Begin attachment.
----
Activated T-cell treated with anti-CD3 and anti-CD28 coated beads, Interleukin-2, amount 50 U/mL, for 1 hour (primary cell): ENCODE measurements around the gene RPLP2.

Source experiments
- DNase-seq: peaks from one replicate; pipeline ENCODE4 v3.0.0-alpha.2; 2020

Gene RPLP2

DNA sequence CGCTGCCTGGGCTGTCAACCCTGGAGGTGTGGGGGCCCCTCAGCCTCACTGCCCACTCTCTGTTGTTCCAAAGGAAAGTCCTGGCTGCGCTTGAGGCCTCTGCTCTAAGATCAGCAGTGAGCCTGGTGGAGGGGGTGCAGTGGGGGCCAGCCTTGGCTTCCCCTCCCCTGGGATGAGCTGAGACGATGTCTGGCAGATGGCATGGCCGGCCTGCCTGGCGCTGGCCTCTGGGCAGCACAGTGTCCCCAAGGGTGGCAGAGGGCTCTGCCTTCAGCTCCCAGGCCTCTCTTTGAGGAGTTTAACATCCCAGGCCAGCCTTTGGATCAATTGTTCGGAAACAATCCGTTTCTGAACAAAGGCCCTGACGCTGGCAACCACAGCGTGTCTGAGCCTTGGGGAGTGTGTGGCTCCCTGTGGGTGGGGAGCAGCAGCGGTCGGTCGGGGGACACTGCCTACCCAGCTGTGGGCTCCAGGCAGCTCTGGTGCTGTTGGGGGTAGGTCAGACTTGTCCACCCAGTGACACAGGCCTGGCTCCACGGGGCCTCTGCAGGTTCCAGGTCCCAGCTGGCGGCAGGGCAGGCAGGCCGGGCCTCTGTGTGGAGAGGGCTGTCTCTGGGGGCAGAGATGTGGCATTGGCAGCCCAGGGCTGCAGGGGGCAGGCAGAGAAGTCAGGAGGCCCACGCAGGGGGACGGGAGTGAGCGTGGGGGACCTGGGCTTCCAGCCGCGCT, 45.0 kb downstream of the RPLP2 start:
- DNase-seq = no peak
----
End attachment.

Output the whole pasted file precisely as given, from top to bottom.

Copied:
Activated T-cell treated with anti-CD3 and anti-CD28 coated beads, Interleukin-2, amount 50 U/mL, for 1 hour (primary cell): ENCODE measurements around the gene RPLP2.

Source experiments
- DNase-seq: peaks from one replicate; pipeline ENCODE4 v3.0.0-alpha.2; 2020

Gene RPLP2

DNA sequence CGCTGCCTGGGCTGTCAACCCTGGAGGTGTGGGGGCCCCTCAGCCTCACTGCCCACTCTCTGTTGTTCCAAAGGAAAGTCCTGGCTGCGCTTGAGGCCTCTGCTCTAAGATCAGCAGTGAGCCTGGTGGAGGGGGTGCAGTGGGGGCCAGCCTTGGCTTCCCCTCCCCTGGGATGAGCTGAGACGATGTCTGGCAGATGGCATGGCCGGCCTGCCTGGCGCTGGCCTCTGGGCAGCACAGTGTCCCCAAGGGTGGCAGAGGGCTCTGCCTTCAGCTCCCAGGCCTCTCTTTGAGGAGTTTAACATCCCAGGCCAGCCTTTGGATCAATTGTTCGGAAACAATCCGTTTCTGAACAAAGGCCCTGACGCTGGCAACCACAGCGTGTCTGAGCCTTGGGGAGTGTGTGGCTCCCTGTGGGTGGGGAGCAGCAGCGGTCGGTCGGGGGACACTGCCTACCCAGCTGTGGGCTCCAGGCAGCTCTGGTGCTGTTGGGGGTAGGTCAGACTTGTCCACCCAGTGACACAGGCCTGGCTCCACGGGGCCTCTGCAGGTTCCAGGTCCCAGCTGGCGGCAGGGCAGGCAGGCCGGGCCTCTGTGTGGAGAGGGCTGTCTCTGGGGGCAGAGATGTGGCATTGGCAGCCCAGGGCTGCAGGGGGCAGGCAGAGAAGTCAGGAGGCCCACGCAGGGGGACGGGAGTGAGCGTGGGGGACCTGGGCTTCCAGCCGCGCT, 45.0 kb downstream of the RPLP2 start:
- DNase-seq = no peak